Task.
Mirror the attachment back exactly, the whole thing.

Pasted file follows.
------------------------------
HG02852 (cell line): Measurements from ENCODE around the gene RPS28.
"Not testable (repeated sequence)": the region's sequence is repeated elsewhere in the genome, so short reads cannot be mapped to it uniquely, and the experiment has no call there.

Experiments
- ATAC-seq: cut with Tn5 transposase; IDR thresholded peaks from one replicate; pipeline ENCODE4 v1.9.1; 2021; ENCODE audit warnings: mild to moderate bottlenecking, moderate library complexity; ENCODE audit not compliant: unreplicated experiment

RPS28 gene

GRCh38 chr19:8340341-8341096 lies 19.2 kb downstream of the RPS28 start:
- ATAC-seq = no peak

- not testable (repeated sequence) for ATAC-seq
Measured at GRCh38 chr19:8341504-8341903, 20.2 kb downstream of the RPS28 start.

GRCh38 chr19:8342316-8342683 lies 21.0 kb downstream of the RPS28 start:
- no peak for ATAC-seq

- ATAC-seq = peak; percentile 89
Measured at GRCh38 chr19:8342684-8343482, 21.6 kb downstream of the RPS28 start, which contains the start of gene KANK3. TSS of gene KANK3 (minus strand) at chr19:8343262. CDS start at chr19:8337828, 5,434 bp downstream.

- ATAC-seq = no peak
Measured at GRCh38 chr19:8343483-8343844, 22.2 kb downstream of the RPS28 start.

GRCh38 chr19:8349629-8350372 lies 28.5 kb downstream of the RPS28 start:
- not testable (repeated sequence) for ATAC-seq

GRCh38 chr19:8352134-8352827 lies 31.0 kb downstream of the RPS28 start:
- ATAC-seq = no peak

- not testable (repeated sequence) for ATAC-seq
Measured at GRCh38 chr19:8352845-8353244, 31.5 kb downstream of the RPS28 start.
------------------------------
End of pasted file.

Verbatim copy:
HG02852 (cell line): Measurements from ENCODE around the gene RPS28.
"Not testable (repeated sequence)": the region's sequence is repeated elsewhere in the genome, so short reads cannot be mapped to it uniquely, and the experiment has no call there.

Experiments
- ATAC-seq: cut with Tn5 transposase; IDR thresholded peaks from one replicate; pipeline ENCODE4 v1.9.1; 2021; ENCODE audit warnings: mild to moderate bottlenecking, moderate library complexity; ENCODE audit not compliant: unreplicated experiment

RPS28 gene

GRCh38 chr19:8340341-8341096 lies 19.2 kb downstream of the RPS28 start:
- ATAC-seq = no peak

- not testable (repeated sequence) for ATAC-seq
Measured at GRCh38 chr19:8341504-8341903, 20.2 kb downstream of the RPS28 start.

GRCh38 chr19:8342316-8342683 lies 21.0 kb downstream of the RPS28 start:
- no peak for ATAC-seq

- ATAC-seq = peak; percentile 89
Measured at GRCh38 chr19:8342684-8343482, 21.6 kb downstream of the RPS28 start, which contains the start of gene KANK3. TSS of gene KANK3 (minus strand) at chr19:8343262. CDS start at chr19:8337828, 5,434 bp downstream.

- ATAC-seq = no peak
Measured at GRCh38 chr19:8343483-8343844, 22.2 kb downstream of the RPS28 start.

GRCh38 chr19:8349629-8350372 lies 28.5 kb downstream of the RPS28 start:
- not testable (repeated sequence) for ATAC-seq

GRCh38 chr19:8352134-8352827 lies 31.0 kb downstream of the RPS28 start:
- ATAC-seq = no peak

- not testable (repeated sequence) for ATAC-seq
Measured at GRCh38 chr19:8352845-8353244, 31.5 kb downstream of the RPS28 start.